Tigers run over Hurricanes at AT&T Stadium

{{tncms-inline content="<p>LSU 33 | Miami 17</p> <p>NEXT: vs. SE Louisiana, 6 p.m. Saturday</p>" id="270d94ae-bed9-4c99-a10d-1688ce70d0d1" style-type="refer" title="FINAL" type="relcontent"}}

<p class="indent">ARLINGTON, Texas — In LSU’s wildest dreams…

<p class="indent">No, probably not.

<p class="indent">Not even the most optimistic Tiger could have dared fantasize the carnage that unfolded in Jerry Jones’ futuristic football fantasy land Sunday night.

<p class="indent">OK, maybe Ed Orgeron.

<p class="indent">He seemed to be the only guy in AT&amp;T Stadium not rubbing his eyes while squinting and trying to figure out who these guys were as the Tigers opened the season with a 33-17 “upset” of No. 8 Miami.

<p class="indent">Orgeron acted like he was expecting it all, even the most unlikeliest of heros stepping forward in running back Nick Brossette.

<p class="indent">“If that was happening out there, I didn’t know about it,” Orgeron said of any statement game. “We just viewed as we’re playing Miami. We’re 1-0 and that’s all that matters. We saw it all in camp.”

<p class="indent">That’s his story. For the rest of the state — to say nothing of the national outlets that largely wrote LSU off before the season started — it was enough to make you swear off preseason predictions forever.

<p class="indent">By halftime, it was hard to remember that LSU was a 3.5-point underdog and that the season was beginning under the doom and gloom of lowered expectations.

<p class="indent">Not anymore— not after the shellacking the Tigers put on Miami on a night when they had center stage as the only game for America to watch.

<p class="indent">“You could tell today at the hotel that our guys were locked in and ready to go,” Orgeron said.

<p class="indent">The Tigers even had some fun not-so-subtly taunting the Hurricanes for their flashy Turnover Chain that was such a big hit a year ago.

<p class="indent">LSU’s poor man’s bling consisted of a common towel as an impromptu necklace, which teammates wrapped around Jacob Phillips’ neck after his 45-yard interception return for a touchdown, and again for John Battle, who got the second interception of Miami quarterback Malik Rosier.

<p class="indent">“They beat us soundly,” said Miami coach Mark Richt, who’s team didn’t score a touchdown until falling behind 33-3 in fourth quarter. “We tried to make a game of it. We got close enough to make them think about it a little bit, we just couldn’t finish.”

<p class="indent">The No. 25 Tigers seemed to have a chip on their shoulder, maybe over the worst preseason ranking this millennium, and made a statement.

<p class="indent">“There was no talk about any of that,” Orgeron insisted. “Our goal was to be 1-0. We practiced all week to play Miami.”

<p class="indent">Brossette, a senior could have been the poster child for the chip-on-a-shoulder movement. He knows a little about not getting much respect, having hung around the program for three previous years without so much as scoring a touchdown.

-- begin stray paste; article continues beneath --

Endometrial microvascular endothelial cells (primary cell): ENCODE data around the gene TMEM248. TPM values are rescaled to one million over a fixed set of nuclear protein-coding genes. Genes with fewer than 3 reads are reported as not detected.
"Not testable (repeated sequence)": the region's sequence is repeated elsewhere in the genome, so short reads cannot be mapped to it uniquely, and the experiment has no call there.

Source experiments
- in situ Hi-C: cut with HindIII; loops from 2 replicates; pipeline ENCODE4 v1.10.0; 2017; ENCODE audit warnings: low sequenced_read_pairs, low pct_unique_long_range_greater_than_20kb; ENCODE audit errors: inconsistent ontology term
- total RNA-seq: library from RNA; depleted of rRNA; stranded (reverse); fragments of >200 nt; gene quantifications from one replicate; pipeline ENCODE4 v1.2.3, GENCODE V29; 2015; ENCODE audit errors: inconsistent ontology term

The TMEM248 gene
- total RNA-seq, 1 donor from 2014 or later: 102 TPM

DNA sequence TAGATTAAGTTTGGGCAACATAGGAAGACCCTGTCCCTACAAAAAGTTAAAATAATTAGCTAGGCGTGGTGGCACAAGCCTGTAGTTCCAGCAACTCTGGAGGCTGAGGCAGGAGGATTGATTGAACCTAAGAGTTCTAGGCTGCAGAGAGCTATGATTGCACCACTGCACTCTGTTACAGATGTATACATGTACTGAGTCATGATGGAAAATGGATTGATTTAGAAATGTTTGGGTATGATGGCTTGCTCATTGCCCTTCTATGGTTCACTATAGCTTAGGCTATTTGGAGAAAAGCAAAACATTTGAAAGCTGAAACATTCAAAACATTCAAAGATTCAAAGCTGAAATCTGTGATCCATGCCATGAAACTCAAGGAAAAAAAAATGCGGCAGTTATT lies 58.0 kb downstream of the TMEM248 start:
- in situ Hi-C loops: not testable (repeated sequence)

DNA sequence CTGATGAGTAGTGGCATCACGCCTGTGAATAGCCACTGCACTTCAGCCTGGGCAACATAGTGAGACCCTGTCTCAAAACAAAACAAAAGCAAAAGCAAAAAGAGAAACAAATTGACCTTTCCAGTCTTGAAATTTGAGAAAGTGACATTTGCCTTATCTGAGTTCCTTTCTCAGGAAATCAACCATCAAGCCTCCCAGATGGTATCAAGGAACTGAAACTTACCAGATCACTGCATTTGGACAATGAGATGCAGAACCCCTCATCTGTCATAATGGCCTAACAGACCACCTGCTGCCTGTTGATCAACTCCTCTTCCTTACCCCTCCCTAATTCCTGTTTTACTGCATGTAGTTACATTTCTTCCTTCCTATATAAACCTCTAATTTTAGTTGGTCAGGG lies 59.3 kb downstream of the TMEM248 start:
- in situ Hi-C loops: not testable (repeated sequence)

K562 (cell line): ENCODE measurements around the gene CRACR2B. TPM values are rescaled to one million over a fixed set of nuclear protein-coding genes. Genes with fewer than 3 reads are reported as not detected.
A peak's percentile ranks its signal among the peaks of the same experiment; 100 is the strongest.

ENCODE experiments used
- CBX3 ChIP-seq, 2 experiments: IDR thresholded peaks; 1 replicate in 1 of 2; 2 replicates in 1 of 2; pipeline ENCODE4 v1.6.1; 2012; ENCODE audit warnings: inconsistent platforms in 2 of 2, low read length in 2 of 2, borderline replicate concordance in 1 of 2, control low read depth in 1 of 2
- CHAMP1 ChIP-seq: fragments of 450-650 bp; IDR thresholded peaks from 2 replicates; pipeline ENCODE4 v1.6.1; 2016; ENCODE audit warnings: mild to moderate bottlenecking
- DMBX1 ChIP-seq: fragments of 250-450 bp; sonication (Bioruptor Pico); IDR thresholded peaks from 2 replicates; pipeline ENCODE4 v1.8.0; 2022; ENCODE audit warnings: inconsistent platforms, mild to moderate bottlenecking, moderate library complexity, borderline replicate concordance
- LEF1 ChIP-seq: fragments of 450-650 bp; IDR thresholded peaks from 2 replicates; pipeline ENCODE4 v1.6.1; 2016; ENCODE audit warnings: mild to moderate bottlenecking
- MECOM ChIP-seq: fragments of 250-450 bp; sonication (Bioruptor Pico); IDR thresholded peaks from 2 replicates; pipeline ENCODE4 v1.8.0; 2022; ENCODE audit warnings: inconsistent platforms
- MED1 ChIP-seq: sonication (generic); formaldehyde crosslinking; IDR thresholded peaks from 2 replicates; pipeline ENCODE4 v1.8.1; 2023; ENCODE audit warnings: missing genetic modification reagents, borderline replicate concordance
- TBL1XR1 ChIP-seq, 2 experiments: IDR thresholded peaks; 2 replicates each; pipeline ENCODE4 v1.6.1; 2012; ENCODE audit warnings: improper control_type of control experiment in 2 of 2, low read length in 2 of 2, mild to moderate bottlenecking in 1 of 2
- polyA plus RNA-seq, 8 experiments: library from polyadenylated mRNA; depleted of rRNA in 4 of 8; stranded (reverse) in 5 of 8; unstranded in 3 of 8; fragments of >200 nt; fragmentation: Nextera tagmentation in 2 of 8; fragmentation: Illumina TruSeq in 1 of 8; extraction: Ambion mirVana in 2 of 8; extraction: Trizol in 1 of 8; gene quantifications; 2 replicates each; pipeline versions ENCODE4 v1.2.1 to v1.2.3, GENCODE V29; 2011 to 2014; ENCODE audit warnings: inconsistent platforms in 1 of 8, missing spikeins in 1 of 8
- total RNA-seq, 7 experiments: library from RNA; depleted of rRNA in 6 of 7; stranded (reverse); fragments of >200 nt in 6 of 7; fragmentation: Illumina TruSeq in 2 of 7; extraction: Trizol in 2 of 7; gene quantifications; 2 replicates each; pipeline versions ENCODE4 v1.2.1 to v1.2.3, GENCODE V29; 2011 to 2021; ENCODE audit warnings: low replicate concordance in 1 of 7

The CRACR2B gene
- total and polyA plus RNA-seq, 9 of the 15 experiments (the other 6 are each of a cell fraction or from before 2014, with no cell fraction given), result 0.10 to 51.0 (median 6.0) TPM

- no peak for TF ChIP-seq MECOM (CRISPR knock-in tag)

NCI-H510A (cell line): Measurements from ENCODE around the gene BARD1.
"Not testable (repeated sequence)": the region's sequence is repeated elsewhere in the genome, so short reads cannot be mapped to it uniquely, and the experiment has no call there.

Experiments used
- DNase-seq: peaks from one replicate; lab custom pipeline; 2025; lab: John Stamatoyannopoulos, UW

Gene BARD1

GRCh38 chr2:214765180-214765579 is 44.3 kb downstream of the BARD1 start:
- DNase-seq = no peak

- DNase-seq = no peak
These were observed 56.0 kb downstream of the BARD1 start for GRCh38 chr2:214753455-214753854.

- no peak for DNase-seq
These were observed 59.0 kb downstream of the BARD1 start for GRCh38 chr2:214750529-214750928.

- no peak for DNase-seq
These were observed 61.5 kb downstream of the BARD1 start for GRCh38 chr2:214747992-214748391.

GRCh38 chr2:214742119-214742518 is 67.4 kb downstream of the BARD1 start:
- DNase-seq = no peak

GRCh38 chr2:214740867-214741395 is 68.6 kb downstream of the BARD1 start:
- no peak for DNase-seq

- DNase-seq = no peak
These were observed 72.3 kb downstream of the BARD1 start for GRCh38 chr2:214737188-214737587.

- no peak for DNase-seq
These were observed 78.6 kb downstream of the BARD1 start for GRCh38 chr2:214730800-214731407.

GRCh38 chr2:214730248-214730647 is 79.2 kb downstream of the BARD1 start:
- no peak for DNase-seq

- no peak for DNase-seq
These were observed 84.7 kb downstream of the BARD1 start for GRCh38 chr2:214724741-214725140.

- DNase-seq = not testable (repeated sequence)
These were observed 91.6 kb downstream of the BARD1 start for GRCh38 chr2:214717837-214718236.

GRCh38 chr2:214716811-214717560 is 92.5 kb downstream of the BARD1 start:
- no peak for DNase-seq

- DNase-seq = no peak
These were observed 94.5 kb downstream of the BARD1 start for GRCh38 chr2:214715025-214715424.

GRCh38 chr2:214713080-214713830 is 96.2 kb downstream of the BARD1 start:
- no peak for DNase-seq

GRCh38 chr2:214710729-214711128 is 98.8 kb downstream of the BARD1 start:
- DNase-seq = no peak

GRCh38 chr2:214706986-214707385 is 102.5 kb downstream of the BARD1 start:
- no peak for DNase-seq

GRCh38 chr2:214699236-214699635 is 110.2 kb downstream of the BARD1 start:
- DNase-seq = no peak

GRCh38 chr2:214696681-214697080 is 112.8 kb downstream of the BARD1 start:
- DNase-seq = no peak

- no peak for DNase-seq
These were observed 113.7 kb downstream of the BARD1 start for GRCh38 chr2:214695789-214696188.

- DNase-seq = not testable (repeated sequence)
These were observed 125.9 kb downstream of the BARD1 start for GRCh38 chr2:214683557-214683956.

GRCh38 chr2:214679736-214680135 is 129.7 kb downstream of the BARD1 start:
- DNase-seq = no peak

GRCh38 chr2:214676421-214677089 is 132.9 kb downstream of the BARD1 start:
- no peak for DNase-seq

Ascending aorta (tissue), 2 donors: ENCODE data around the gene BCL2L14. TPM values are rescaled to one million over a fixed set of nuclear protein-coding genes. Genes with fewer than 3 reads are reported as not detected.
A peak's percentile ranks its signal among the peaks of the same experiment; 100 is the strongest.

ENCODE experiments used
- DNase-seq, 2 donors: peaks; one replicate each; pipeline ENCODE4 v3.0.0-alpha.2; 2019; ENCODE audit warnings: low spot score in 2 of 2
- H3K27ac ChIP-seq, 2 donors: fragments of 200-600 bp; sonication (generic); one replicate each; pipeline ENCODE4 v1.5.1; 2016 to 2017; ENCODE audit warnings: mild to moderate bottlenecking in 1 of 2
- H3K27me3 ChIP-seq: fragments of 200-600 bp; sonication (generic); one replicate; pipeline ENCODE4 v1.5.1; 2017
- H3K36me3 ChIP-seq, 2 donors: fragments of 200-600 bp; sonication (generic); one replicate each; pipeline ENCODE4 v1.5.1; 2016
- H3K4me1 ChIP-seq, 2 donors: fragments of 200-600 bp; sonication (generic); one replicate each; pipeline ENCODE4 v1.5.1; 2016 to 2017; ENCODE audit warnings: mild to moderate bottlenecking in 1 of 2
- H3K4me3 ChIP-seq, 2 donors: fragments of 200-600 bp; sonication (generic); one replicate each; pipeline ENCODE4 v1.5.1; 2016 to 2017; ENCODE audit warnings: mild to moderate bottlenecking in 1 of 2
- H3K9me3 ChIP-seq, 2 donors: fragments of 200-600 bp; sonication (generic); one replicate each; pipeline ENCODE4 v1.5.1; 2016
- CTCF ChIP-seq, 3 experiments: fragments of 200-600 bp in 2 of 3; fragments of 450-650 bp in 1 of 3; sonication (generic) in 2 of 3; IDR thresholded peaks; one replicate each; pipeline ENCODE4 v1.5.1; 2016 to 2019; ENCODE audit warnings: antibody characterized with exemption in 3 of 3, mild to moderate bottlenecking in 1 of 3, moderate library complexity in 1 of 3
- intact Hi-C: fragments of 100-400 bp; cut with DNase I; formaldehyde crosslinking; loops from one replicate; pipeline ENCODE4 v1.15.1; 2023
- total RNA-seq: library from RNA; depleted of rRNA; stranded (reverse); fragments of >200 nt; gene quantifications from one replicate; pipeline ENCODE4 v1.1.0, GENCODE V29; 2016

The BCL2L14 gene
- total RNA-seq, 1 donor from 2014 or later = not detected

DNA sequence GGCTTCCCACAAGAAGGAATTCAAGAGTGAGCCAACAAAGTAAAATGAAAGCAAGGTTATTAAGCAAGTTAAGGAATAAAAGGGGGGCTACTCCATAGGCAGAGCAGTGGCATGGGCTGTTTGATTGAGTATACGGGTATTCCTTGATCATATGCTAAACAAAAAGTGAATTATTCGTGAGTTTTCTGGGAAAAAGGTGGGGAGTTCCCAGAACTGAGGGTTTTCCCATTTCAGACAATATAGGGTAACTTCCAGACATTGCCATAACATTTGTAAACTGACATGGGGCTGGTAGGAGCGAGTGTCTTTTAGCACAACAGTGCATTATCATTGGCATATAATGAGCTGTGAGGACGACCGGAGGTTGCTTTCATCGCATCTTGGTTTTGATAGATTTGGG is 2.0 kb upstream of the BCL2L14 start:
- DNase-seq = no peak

<p class="indent">He was part of the reason the smart money figured that after all these pound-and-grind years, LSU had finally run out of running backs.

<p class="indent">All he did was ignite LSU’s second-quarter scoring firestorm with a 50-yard touchdown run in the waning moments of the first quarter — it seemingly came out of nowhere with neither team doing much. Then he kept it going with another short scoring run. He finished with 125 yards for the night as LSU, for all the talk of being a team that would have to throw the ball, still did most of its damage on the ground.

<p class="indent">“We were going to throw the football,” Orgeron said, which was well advertised. “You know what? We couldn’t (with the defense Miami was playing). Not like we wanted to. But we could run it.”

<p class="indent">Transfer quarterback Joe Burrow was fine, although he didn’t get much help from a receiving corps guilty of several key drops while he completed 11 of 24 passes for 140 yards.

<p class="indent">Maybe the best play he made was with his head — it was Burrow who spotted something on the Miami defense on second-and-15 that made him audible into the play where Brossette burned a Miami blitz for the 50-yard scoring run that sparked the whole thing. Another Burrow audible on the next series helped LSU convert a fourthand-1 gamble that kept their second touchdown drive alive.

<p class="indent">“Joe Burrow kept his cool and we were able to score 33 points,” Orgeron said. “He did great just managing the game. We won the game, we scored 33 points. I thought he kept his poise. Saw the same thing in camp. He was able to get a win. That’s what counts.”

<p class="indent">That ending may need a little work.

<p class="indent">LSU led 33-3 entering the final quarter before a flurry of acrobatic catches by the Hurricanes led to quick touchdown passes with conceivable time remaining.

<p class="indent">But the Tigers’ defense, otherwise controlled the game, and recovered to force the ball over on downs on two lastditch Hurricane drives.

<p class="indent">About the only thing that came as advertised was Dave Aranda’s defense, which controlled the game and didn’t let the Hurricanes score a touchdown until early in the final quarter — which cut the gap to 33-10.

LSU 33 | Miami 17

NEXT: vs. SE Louisiana, 6 p.m. Saturday